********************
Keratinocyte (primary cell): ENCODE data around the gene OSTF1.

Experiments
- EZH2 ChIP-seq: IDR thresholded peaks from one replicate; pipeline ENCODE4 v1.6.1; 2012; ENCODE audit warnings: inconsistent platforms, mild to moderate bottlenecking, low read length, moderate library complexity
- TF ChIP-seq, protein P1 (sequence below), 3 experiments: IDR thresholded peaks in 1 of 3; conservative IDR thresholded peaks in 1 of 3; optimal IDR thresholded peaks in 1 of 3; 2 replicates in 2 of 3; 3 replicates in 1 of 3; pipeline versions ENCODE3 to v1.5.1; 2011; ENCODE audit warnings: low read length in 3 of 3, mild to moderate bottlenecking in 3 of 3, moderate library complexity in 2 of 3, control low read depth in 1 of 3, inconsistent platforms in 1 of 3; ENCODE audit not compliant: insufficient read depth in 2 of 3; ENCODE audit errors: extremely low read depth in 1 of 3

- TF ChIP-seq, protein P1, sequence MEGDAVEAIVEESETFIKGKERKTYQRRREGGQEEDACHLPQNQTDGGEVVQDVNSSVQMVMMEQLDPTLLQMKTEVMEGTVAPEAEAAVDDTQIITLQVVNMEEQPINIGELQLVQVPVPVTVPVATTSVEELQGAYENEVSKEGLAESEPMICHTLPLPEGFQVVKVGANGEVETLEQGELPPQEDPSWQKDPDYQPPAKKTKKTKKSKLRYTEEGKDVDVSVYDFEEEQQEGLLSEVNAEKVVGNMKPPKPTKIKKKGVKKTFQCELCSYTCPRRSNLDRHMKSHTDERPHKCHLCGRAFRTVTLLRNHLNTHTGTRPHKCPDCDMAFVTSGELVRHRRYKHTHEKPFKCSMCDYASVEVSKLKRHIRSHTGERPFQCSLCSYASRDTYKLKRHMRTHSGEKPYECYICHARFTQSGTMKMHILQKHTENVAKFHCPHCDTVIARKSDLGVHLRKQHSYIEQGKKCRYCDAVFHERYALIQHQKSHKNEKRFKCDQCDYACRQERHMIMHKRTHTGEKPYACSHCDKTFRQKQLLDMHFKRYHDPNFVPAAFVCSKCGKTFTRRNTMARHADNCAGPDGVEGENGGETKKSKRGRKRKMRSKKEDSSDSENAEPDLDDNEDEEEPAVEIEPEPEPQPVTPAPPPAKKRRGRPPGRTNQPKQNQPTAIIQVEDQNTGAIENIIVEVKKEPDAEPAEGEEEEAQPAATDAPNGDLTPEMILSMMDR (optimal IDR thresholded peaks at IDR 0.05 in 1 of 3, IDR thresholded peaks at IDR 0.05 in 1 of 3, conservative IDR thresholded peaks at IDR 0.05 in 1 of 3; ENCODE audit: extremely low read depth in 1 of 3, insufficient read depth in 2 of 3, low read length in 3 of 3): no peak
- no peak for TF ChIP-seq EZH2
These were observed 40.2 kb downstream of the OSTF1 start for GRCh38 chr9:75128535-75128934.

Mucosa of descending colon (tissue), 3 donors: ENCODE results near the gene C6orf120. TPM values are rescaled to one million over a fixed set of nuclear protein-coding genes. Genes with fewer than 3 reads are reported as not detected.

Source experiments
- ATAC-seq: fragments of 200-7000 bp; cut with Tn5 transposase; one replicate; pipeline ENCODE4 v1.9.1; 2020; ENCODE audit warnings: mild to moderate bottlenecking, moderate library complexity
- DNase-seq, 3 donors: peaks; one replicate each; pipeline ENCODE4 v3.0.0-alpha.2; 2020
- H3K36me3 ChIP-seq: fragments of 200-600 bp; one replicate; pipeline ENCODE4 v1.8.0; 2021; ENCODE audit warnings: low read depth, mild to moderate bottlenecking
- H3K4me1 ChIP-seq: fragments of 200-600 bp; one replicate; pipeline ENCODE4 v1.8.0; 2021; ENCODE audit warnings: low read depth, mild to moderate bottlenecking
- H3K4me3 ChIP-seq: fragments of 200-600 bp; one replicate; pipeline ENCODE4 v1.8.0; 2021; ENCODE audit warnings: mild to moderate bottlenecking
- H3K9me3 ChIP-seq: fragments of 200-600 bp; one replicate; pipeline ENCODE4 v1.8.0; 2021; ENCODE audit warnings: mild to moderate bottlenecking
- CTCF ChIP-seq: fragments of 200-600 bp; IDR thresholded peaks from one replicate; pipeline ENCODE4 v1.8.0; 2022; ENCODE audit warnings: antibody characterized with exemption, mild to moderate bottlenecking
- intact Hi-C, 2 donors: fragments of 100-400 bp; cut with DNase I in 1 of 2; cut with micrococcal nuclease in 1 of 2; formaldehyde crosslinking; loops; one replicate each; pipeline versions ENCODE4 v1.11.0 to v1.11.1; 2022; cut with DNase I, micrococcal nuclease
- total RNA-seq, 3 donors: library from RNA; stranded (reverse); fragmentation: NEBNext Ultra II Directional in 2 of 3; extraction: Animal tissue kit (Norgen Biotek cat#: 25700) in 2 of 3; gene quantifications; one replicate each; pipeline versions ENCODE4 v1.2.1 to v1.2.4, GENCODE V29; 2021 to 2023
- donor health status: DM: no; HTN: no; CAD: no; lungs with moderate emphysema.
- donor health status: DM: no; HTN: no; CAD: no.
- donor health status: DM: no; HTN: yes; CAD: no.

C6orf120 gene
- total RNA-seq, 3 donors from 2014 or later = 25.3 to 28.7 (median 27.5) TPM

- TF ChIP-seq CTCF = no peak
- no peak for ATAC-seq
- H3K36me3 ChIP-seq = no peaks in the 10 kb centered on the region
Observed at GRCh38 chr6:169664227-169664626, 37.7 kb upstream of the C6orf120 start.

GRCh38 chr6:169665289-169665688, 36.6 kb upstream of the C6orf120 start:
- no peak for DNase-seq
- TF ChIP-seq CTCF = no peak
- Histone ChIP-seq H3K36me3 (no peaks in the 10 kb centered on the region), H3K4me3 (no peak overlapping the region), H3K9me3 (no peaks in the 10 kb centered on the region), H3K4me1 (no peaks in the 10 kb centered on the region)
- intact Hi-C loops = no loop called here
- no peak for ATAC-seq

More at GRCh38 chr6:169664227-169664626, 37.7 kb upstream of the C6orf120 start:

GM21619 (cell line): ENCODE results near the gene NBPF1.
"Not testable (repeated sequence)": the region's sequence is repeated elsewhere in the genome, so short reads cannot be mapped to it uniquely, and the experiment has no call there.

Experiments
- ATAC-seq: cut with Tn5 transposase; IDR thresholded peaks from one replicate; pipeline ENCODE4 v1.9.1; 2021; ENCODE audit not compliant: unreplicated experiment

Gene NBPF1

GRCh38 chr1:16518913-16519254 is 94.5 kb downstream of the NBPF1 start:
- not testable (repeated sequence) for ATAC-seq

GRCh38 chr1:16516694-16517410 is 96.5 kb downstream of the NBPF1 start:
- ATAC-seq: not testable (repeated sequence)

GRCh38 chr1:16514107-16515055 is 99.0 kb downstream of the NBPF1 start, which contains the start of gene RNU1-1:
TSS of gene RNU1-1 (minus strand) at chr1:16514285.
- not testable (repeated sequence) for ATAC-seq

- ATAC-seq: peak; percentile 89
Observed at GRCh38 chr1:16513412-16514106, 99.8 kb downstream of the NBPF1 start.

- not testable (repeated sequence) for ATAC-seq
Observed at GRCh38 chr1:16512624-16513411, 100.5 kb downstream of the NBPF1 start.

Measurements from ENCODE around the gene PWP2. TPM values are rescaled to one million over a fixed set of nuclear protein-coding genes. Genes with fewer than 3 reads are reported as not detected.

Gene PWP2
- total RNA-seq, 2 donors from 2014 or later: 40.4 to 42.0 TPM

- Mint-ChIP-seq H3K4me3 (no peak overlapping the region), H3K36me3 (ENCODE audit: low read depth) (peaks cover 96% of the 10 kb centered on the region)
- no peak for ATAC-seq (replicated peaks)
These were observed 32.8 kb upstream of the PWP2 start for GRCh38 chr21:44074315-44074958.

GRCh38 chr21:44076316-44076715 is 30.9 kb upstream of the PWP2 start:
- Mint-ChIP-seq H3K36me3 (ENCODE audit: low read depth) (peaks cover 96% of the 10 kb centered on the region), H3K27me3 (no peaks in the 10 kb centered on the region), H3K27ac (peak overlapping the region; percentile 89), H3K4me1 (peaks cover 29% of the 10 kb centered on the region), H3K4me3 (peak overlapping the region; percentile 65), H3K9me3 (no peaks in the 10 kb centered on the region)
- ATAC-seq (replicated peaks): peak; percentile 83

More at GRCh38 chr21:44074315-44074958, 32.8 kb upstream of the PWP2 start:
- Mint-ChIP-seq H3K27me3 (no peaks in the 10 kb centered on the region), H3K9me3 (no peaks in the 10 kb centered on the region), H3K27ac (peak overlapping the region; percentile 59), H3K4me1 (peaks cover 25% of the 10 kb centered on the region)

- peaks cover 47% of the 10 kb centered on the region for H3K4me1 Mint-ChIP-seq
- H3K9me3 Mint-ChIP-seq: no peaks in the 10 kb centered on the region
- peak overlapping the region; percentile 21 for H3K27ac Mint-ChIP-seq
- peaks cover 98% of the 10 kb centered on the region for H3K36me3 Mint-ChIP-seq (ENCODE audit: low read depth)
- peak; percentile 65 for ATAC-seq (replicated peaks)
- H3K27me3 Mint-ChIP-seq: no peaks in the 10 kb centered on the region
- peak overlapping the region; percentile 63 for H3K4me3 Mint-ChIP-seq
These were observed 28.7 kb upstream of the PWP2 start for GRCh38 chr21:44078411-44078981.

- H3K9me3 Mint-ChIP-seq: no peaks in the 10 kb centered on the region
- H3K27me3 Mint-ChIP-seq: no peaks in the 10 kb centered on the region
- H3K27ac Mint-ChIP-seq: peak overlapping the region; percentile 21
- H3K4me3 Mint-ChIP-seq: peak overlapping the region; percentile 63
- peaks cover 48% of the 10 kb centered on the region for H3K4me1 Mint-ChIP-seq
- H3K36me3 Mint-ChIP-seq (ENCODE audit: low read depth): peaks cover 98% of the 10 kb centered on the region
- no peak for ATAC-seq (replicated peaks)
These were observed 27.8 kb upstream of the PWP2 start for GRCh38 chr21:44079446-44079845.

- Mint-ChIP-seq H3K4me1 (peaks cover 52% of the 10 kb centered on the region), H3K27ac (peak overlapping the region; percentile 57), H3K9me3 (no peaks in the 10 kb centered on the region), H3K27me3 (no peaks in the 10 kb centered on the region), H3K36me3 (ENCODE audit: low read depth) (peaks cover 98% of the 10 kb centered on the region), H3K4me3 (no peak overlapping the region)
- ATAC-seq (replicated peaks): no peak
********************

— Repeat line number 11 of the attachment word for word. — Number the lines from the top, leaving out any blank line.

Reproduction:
- DNase-seq, 3 donors: peaks; one replicate each; pipeline ENCODE4 v3.0.0-alpha.2; 2020